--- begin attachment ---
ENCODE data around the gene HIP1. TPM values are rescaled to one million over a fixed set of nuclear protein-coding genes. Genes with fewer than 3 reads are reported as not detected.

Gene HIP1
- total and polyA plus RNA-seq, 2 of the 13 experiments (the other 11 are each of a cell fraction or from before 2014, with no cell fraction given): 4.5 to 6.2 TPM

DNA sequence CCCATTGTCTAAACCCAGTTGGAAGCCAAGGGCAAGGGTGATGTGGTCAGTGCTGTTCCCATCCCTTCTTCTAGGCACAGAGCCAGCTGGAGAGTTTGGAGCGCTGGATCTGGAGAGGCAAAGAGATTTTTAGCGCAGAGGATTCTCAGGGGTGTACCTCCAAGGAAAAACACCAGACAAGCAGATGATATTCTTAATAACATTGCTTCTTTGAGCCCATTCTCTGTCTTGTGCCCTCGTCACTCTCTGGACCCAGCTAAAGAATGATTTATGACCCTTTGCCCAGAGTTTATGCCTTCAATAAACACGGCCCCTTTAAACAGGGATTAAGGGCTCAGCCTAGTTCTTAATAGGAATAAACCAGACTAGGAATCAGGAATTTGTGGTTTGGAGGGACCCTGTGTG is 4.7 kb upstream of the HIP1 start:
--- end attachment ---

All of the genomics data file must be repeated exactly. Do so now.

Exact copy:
ENCODE data around the gene HIP1. TPM values are rescaled to one million over a fixed set of nuclear protein-coding genes. Genes with fewer than 3 reads are reported as not detected.

Gene HIP1
- total and polyA plus RNA-seq, 2 of the 13 experiments (the other 11 are each of a cell fraction or from before 2014, with no cell fraction given): 4.5 to 6.2 TPM

DNA sequence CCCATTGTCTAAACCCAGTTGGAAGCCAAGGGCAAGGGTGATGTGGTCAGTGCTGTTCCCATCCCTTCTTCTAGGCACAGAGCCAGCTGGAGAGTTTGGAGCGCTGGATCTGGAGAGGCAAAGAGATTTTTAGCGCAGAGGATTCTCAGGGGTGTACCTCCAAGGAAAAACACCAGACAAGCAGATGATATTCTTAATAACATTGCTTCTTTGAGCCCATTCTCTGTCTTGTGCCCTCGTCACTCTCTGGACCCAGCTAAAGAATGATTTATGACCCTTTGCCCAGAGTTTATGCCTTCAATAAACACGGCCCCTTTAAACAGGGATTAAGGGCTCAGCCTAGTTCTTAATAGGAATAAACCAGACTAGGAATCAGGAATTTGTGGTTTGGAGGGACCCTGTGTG is 4.7 kb upstream of the HIP1 start: